The market share of Mac for the July-Sept 2007 quarter was estimated at 3.2% for worldwide sales. While of PCs ( including major companies like HP, Dell, Lenovo, Acer and Toshiba) was a total of around 56%.(Refer: http://www.systemshootouts.org/mac_sales.html)
PCs and Macs can usually share peripherals if they connect via USB, FireWire, or Bluetooth, three industry standards available on every Mac. Most popular applications for Mac and PC use the same file formats, making it simple to exchange documents with friends and coworkers or move existing files from a PC to a Mac.
Macs major applications include Ilife and Time Machine while the PCs most widely used application includes MS Office. Some popular games provided on a Mac are Mac Crack Attack, 3D Klondike while on PC are Solitaire and Virtual Pool.
There is a variety of software available for PCs, which are better than a Mac machine for use as gaming machines since most high-end games are created for the general PC. PCs and Macs can usually share peripherals if they connect via USB, [], or Bluetooth, three industry standards available on every Mac. Most popular applications for Mac and PC use the same file formats, making it simple to exchange documents with friends and coworkers or move existing files from a PC to a Mac.
Traditionally PCs have had the upper hand when it comes to gaming because more publishers developed games for the PC platform. Dollar for dollar, PCs have also provided more powerful processors and speed is an important criterion when it comes to gaming. Some popular games that are available only on PCs are Age of Empires III and Crysis. Games that have both Mac and PC versions include Call of Duty 4: Modern warfare, Guitar Hero III: Legends of Rock, Lego Star Wars II , Starcraft and World of Warcraft.
edit Productivity Software
Microsoft Office, Adobe Creative Suite & Cloud are available for both Windows and Mac platforms. Other productivity software like OpenOffice and StarOffice is also available for all platforms. Apple's iWork office suite, which includes Pages (word processor), Numbers (spreadsheets) and Keynote (presentation maker) are only available on the Mac and iOS platforms.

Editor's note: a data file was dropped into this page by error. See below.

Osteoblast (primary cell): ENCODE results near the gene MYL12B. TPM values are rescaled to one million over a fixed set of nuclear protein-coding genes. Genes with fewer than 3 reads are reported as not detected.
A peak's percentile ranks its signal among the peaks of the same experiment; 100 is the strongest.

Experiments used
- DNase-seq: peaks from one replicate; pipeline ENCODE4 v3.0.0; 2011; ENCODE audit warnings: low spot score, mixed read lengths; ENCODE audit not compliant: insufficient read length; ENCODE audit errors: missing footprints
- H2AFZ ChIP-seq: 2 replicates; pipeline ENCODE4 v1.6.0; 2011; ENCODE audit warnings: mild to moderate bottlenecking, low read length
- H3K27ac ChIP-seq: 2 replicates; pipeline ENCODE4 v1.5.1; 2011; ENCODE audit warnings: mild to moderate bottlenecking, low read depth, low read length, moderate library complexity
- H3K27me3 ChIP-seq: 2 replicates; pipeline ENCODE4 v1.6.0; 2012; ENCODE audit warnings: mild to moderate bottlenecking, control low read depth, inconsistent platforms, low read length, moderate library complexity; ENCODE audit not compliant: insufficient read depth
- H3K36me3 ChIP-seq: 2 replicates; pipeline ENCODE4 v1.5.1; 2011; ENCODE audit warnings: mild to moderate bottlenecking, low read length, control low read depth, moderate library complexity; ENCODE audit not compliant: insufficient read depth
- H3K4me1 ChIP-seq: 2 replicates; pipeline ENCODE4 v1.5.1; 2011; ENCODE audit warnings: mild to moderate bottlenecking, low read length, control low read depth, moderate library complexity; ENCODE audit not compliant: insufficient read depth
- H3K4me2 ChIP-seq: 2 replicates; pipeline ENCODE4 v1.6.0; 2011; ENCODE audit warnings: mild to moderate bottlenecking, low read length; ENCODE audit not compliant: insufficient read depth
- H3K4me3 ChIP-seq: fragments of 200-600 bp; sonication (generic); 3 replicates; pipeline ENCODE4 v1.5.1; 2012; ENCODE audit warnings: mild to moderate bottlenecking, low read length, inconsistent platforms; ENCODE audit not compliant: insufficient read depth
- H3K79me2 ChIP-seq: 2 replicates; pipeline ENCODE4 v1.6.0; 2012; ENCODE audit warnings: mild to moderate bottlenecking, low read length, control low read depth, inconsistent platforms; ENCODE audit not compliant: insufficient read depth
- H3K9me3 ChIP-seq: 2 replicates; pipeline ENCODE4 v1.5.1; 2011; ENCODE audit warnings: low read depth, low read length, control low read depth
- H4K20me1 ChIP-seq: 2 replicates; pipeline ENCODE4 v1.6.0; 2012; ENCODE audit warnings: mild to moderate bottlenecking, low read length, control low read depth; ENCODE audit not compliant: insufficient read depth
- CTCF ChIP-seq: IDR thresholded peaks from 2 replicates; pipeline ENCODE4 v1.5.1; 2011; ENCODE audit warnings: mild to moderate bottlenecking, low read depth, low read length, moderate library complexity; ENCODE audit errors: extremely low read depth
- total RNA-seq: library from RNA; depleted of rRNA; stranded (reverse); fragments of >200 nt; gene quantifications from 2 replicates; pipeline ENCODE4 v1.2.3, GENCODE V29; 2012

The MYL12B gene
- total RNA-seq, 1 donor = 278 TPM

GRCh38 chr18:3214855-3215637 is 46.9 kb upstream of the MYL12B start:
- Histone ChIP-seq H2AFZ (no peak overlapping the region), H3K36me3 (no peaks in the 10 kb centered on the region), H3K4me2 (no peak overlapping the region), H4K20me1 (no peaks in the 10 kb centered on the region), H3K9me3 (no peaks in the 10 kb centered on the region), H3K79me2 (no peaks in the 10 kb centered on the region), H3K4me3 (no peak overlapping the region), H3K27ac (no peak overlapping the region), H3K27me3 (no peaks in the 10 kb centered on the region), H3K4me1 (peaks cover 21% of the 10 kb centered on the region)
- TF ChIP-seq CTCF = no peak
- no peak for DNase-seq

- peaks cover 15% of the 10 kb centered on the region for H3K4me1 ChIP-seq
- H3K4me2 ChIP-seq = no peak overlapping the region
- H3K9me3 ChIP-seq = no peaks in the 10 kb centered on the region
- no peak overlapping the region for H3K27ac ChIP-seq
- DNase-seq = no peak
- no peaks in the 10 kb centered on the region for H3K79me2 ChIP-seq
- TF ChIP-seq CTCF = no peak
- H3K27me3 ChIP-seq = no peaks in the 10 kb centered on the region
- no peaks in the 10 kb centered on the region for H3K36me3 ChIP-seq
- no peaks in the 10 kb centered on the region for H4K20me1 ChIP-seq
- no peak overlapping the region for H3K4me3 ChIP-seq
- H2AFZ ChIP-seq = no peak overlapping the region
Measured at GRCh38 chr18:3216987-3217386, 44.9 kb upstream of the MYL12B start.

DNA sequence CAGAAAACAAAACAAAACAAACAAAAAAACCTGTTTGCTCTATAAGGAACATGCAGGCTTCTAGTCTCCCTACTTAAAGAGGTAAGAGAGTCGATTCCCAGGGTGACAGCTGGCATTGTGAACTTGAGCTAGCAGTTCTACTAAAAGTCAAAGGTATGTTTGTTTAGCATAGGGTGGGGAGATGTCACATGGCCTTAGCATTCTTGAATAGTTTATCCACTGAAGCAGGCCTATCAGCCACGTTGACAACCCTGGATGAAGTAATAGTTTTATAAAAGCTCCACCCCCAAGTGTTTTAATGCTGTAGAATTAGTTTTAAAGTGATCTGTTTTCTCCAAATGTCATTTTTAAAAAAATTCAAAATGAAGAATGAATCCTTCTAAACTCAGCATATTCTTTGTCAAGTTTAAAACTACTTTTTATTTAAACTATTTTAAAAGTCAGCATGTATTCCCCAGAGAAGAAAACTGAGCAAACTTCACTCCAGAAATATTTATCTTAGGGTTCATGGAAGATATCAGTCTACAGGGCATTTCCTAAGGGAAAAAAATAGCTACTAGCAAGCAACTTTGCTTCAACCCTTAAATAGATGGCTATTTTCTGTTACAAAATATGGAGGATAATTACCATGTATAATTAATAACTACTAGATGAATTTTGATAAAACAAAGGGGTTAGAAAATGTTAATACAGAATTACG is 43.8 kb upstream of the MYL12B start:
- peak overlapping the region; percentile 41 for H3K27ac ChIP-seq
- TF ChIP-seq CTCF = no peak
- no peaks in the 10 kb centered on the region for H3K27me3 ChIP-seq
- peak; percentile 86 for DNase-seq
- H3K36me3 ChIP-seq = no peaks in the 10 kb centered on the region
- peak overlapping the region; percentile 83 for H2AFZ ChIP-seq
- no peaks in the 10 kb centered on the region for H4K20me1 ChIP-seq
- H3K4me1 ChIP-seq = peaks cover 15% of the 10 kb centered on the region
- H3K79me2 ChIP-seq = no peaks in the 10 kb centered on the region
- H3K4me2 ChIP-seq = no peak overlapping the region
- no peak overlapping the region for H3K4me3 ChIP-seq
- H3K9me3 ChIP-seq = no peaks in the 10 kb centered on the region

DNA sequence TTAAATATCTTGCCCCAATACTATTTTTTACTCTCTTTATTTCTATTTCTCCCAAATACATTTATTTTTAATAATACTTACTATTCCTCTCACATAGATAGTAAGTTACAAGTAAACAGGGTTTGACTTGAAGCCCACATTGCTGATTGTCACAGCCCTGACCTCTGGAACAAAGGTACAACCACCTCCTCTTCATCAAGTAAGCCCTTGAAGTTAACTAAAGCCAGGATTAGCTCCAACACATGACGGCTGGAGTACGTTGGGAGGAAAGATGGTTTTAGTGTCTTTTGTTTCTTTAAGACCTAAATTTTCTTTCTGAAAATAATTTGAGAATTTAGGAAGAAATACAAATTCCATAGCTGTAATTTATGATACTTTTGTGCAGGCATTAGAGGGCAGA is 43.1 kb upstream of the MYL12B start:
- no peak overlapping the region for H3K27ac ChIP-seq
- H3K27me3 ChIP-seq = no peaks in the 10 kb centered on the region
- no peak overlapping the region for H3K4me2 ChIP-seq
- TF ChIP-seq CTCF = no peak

edit Mac PC war
Macs were hugely popular when the Macintosh was introduced in the mid-80s. They pioneered the GUI and the mouse. With Windows 3.1 and the wildly popular Windows 95, Microsoft gained a large market share. In the 1990s, Windows grew by leaps and bounds and Apple went downhill. After Steve Jobs was brought back to Apple, he introduced the iMac and revived Mac sales. Microsoft bought a 5% stake in Apple with a $150mn investment in non-voting shares in 1997.
Apple's Macs have always had a small but passionate fan base. In 2007, Apple released Mac vs PC ads showcasing the “cool” factor of Macs. These have been parodied online, often with a 3rd character (a woman) for Linux.
The Mac vs. PC ads (15)
In September 2008, Microsoft responded to the Apple campaign with a campaign of their own to break the PC stereotype.
edit A MAC into a PC (and vice versa)
By installing software like Boot Camp, or a virtualization solution, such as Parallels Desktop, a Mac can function like a PC machine. In other words, a MAC can run Windows on it.
Apple does not allow the use of its operating system on non-Apple hardware. So a Windows PC cannot run Mac OS X. However, the Hackintosh project allows users to run Mac OS on any supported Intel-based PC.
Attractive colors and curvy looks make the MAC aesthetically more appealing than the PC. PCs have also come a long way in changing their looks from the old white color computers but the look of a PC ultimately depends upon the manufacturer. Some PCs are more visually appealing than others.
The MacBook Air starts at $999, whereas the MacBook Pro costs $1,199 and up, depending on the model. See MacBook Air vs MacBook Pro
PCs usually cost significantly less than Macs with comparable hardware. This is mostly because PCs are manufactured by a large number of hardware manufacturers, resulting in increased competition and lower prices. A wide selection of PCs with varying costs is available on Amazon.com.